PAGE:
If I were young, I would live for Vrindavan Today. I cannot imagine a more exciting life than exploring the rich traditions and colorful people of Braj Dham and sharing my discoveries with the devotional world. How sad that for so many people, knowledge of the Dham and thus their love for it is vitiated by a sectarian mentality. The Dham is a fascinating place where the principal subject is love for the Divine Couple, so let Prema rule!

And prema in the Dham in these days has taken on a crucial aspect: that of preserving its essence. It cannot be done by any sect alone, but requires a concerted and combined effort and I see VT as serving a unifying role in bringing people together to give Vrindavan a strong voice for conserving its unique spiritual heritage.

Some help has been forthcoming. Jagannath Poddar has done a lot and Satyanarayana Dasaji is a supporter, but I cannot find competent and dedicated people to do the work. And with me being in Rishikesh after several months in Canada, this project has once again fallen into limbo.

(4) Dwadash Mandir

Last year I visited my guru's bhajan sthali and the birthplace of Bhaktivinoda Thakur in Ula Birnagar, West Bengal. I wrote several articles about it. (1) (2) (3). Currently Harigopal Dasji is there and doing some work on a perimeter wall. I fear for this place and its future, though perhaps it is wrong to think that it is in danger. But if there is one thing I think that will ruin it is if the 21st century or modern tendency to have to turn everything into a "preaching" center with magnificent trappings to attract the bahirmukhas to bhakti so that there will b
e great numbers of followers, opulence, and all the attendant distractions from bhajan.

My gurudeva was about bhajan without distractions. And though he made a tremendous effort to dig these old buildings out of a jungle nearly a century ago, he wanted it to be a place of bhajan, where the spirit of Bhaktivinoda Thakur as visualized in books like Jaiva Dharma would be kept alive. The more we move into the world of globalized bhakti, with the spirit of America in the forefront, the harder it becomes to preserve that mood.

What is really needed here is not an influx of money and crowds of wet-behind-the-ears white brahmacharis jumping up and down, but one or two serious bhajananandi Vaishnavas who are dedicated to preserving this particular aspect of Bhaktivinoda Thakur's legacy. Harigopal lives in Radha Kund. As you can see, I am all over the place and certainly haven't finished my business in Vrindavan, or even Rishikesh yet. So how can I be the man for this job?

And yet, Harigopalji asked me to participate and I gave it long and hard thought and finally said yes. But how? Where will I find the time? It is not a hit and run job, but one for someone who is ready to sit down and chant all day. Who can do that in this Kali Yuga of rushing around looking for money and followers to find self confirmation? But such a monastic atmosphere is exactly what the world needs, especially the Gaudiya Vaishnava world.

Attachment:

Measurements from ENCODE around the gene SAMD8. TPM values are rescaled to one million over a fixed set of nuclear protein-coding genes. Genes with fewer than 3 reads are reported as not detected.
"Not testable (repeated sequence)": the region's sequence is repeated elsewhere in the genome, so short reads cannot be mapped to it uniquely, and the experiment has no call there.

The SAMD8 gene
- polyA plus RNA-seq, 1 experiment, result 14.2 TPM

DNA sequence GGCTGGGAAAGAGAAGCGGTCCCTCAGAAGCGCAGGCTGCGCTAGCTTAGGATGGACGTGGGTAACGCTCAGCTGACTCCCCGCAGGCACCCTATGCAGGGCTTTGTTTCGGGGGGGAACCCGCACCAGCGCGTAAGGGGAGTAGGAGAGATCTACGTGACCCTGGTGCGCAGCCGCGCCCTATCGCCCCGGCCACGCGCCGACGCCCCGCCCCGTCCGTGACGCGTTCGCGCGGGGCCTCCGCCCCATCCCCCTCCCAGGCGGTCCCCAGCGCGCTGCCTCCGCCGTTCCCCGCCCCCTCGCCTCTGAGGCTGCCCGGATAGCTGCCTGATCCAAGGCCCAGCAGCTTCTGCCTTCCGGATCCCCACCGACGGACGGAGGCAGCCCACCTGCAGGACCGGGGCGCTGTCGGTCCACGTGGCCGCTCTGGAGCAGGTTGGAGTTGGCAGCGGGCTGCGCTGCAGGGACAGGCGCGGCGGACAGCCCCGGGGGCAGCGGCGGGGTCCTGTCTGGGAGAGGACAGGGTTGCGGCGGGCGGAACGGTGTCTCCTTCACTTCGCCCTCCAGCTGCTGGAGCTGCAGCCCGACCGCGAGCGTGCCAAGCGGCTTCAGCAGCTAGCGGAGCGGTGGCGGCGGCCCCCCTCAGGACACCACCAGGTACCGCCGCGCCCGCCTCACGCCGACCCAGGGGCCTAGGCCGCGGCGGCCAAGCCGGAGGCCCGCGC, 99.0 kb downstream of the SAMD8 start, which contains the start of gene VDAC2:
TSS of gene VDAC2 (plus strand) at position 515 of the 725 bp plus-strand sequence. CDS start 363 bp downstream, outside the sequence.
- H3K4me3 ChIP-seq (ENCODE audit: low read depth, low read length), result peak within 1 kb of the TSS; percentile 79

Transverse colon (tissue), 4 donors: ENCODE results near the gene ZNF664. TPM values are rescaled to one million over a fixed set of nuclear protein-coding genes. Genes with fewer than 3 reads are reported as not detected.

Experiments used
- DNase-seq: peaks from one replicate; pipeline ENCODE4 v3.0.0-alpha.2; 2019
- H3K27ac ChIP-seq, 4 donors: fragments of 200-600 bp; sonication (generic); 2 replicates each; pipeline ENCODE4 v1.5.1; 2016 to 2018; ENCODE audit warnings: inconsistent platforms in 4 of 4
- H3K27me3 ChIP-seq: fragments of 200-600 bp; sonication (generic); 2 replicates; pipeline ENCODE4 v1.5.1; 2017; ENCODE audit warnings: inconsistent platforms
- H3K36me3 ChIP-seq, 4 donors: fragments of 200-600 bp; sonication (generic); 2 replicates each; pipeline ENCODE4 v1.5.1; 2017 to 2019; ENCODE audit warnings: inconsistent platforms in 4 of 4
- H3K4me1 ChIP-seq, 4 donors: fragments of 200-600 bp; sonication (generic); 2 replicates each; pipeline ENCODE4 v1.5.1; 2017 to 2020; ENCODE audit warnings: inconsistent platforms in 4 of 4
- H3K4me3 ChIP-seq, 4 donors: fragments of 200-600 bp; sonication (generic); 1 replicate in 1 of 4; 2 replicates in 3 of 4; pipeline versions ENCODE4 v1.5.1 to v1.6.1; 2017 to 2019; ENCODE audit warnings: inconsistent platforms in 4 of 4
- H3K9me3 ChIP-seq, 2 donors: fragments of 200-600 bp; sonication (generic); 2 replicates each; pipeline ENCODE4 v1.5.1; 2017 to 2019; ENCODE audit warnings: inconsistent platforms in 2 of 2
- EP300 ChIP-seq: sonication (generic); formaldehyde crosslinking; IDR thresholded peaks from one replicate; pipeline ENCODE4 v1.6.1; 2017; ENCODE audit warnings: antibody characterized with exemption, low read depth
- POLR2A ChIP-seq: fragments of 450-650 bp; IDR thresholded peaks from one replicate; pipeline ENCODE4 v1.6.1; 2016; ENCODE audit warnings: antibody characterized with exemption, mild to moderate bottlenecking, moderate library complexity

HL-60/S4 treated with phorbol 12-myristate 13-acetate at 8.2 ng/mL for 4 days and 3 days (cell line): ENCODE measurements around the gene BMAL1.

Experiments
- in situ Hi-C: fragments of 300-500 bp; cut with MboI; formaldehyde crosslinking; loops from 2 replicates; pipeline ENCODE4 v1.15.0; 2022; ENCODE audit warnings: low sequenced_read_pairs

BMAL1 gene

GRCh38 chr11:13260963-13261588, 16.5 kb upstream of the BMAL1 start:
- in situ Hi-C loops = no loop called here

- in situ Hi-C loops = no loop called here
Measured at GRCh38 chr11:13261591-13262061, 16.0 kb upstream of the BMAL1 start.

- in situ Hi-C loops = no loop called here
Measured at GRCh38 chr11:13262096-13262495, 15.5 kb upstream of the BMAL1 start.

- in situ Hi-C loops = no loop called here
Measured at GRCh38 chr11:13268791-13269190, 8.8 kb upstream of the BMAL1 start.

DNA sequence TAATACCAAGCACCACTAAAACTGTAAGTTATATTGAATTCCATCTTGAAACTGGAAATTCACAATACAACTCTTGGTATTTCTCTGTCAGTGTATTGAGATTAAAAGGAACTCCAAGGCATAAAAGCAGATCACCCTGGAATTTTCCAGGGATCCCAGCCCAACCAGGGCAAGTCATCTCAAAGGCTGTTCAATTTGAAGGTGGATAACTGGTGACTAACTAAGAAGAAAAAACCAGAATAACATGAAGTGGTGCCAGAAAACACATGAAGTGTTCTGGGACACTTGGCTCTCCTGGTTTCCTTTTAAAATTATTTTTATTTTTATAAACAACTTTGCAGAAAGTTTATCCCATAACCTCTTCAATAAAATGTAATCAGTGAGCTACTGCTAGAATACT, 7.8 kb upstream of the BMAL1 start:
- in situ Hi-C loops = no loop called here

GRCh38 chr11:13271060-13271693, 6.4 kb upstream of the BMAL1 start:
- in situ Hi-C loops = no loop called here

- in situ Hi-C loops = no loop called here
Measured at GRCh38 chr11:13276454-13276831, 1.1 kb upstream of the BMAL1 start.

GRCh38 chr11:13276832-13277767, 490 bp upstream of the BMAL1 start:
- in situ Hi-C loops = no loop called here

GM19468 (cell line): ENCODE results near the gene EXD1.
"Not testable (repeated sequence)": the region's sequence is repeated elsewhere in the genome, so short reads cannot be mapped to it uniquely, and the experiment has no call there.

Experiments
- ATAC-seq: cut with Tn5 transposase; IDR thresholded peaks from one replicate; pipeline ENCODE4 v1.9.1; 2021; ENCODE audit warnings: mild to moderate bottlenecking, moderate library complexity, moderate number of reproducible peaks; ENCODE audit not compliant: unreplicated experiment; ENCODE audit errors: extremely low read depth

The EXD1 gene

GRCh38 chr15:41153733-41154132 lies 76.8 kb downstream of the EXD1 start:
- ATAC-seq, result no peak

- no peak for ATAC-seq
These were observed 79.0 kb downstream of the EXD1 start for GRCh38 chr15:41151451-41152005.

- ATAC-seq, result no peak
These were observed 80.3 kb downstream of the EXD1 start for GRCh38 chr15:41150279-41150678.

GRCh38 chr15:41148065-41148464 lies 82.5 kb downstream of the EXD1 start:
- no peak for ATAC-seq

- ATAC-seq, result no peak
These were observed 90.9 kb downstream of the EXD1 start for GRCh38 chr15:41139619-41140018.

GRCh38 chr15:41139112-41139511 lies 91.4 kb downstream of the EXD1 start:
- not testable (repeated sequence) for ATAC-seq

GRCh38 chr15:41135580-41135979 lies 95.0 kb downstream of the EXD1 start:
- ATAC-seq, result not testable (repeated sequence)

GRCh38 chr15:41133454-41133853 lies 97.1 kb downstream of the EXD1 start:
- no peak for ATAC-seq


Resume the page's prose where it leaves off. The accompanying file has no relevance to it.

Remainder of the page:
(5) Gaudiya Grantha Mandir

Here again Satyanarayana Dasaji has been supportive, but still because I cannot find people to commit to the work involved, progress has for all intents and purposes come to a halt. This is painstaking work, brethren. I just spent the last week going through and correcting the already typed commentaries of Vachaspati Mishra and Vijnana Bhikshu on the Third Pada of Yoga Sutras. This is what I call the 2.00 level of editing. Alternative readings and so on have not been noted.

Another important text I have been trying to complete is Jiva Goswami's last work, Sankalpa-kalpa-druma, which has about 700 verses. But for various reasons, it is still far from being completed and corrected.

And so it is with the more than 700 texts that were on GGM. Satyanarayana Dasaji has given funds for Sachinandan Das Babaji Maharaj to type in new texts and he is currently typing the remaining Gaudiya commentaries of the Tenth Canto, which in itself is a huge task. But his work needs to be corrected and edited carefully. We don't have the resources of the BBT and frankly, the last thing I want is to just turn this project over to ISKCON. If they want to support us, fine. And maybe one day we will have no other choice than to turn it over to them. Hari Parshad Das in Mumbai has shown interest in reviving the website and putting it back online. But that in itself is a monumental task. He is certainly qualified, but is a working man and also has other important service to do.

(6) My personal work

Now here we come to the place where I really start to get anxious. Not only have I done a lot of work that is worth publishing, translations and research, all of which is extremely relevant.